^The only practical application of Darwinian theory with potential cultural impact was eugenics, devised by Darwin's cousin, Francis Galton. Three of his sons were dedicated to the eugenics cause, and one of them, Leonard, was the patron of a key figure in the creation of neo-darwinism, R A Fisher, as well as President of the Eugenics Society
Dr. Caton tells me that his Web page, Whither Progress? on "Major Changes in Evolution Theory" is almost finished, and thanks me for reporting his views accurately, noting
I believe that you know that I don't believe that the extensive revisions and corrections of Neo-Darwinism imply rejection of evolution; rather the improvement of our understanding of it.
Yes, I got that. He argues that " ... the Modern Synthesis is obsolete, and that a new grasp of evolution is in the making, has been argued by numerous authors. My purpose here is to highlight some major innovations that have transformed evolution science.", which he does. Darwintrolls, this is not for you. Serious thinkers, have a look.

Check out his deprogram from Darwin legends here.

Dr. Caton also writes me to record, for historical purposes, the response of one much-feted "religious" Darwinist,
Among the responses I've had from my mailouts is one from a prominent evolutionary biologist , who is giving a paper on Darwin and religion at the Duquesne University Darwin celebration in November 2009. He wrote:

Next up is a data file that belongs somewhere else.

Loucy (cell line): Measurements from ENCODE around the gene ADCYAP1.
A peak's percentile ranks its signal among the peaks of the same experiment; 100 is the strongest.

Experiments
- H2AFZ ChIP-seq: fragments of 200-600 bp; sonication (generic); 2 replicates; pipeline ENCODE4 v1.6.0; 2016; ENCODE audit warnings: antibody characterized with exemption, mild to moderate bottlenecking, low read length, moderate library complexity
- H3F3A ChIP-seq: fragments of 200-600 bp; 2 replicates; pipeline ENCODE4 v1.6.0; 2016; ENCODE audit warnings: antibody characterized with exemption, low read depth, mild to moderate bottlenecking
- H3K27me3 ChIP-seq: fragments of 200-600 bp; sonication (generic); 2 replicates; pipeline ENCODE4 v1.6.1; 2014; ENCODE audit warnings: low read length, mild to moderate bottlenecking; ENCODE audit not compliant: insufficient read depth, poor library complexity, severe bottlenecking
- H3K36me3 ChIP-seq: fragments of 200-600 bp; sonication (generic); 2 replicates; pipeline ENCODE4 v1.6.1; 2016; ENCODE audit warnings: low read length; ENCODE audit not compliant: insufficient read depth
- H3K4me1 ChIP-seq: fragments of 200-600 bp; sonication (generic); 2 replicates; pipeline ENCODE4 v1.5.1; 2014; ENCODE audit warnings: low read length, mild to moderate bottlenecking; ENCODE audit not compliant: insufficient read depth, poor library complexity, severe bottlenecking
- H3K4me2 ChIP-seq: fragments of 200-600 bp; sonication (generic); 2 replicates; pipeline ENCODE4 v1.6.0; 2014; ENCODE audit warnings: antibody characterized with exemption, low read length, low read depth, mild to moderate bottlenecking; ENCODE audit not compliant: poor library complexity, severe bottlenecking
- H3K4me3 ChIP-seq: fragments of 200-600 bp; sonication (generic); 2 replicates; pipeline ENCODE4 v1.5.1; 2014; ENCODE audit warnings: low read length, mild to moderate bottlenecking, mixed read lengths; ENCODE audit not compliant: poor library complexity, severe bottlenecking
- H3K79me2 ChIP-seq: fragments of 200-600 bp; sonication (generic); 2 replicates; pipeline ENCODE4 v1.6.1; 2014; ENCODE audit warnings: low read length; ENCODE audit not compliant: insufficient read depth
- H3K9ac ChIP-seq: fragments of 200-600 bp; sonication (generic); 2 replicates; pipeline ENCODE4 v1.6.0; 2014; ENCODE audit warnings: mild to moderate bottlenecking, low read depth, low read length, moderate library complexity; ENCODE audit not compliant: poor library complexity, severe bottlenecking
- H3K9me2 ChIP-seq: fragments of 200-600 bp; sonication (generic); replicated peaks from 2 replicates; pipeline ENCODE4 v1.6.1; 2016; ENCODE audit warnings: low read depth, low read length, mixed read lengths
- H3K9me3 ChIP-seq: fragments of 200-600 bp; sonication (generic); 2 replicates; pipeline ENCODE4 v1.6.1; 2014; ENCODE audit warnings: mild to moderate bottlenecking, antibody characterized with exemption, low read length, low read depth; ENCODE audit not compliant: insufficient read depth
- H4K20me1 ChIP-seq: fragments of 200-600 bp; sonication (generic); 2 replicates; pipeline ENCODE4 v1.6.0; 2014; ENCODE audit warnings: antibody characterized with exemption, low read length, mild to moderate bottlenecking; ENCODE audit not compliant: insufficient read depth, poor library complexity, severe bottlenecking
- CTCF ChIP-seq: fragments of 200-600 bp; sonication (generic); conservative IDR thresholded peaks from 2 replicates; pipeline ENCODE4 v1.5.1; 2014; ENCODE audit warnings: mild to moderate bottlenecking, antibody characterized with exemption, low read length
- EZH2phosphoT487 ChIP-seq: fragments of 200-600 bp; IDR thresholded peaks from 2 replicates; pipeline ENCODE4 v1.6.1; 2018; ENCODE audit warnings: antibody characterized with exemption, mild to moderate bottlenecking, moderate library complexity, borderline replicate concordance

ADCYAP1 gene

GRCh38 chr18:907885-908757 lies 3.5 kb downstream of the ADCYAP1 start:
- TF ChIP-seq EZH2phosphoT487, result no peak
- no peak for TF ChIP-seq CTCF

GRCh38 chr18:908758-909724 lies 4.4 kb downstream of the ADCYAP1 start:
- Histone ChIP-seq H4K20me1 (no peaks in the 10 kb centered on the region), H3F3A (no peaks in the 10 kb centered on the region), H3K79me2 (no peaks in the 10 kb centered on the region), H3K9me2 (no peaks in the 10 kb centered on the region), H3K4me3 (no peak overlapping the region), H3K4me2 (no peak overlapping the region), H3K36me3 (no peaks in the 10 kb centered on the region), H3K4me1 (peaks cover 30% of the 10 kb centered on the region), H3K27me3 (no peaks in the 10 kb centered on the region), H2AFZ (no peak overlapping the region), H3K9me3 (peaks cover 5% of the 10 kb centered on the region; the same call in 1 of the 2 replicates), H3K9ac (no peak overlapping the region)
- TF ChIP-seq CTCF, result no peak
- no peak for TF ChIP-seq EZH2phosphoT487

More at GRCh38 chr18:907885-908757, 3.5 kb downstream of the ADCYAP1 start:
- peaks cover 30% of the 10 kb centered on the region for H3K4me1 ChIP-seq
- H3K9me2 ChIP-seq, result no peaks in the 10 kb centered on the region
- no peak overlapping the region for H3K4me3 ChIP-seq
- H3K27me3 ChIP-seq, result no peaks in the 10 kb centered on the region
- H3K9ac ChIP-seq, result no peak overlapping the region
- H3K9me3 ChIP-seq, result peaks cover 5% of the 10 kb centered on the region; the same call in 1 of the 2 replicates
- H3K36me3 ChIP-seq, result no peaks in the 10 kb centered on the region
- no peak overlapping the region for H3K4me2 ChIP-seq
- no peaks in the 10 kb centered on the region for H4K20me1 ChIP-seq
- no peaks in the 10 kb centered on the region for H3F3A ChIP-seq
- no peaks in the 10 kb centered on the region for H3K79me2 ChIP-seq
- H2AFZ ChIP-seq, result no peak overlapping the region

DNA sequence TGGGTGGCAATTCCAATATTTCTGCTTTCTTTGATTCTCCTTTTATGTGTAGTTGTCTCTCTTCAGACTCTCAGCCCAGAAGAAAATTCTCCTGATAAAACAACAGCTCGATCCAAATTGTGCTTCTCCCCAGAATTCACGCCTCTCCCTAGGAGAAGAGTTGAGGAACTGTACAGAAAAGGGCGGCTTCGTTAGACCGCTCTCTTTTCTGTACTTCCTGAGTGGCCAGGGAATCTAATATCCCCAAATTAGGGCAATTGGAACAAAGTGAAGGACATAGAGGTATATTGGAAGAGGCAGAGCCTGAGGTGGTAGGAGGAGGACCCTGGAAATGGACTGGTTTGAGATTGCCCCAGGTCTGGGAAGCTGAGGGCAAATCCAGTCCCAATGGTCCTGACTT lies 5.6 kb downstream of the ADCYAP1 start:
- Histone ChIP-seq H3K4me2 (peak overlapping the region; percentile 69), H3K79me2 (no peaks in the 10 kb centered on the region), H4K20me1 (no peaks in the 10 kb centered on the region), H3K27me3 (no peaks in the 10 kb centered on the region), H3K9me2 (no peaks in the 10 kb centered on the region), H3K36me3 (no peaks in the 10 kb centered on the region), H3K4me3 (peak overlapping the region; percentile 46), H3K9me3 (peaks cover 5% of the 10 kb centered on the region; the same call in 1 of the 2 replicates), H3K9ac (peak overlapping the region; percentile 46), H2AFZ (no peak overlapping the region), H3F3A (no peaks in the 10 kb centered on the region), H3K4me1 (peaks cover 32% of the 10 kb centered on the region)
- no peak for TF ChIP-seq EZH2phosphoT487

"Your synopsis says a number of truths, but they may amount to half-truths, since they seem to me to miss (but not only) what is the most important contribution of Darwin to the history of ideas: that he completed the Copernican Revolution by bringing the design of organisms into the realm of science. At a non-technical level, I elaborate this notion in my recent Darwin's Gift to Science and Religion (Joseph Henry Press, 2007)."
Caton then offers his response:

Good morning Professor!

Thanks very much for responding to my email. I'm aware that you are among those to whom my evidence is in opposition. Specifically, I maintain that Darwin was but one in a long line of naturalists and experimental scientists whose study of living nature was based entirely on natural causes. In 1859, the British and American public had been exposed to the evolutionary naturalism of Herbert Spencer and the Vestiges of the Natural History of Creation.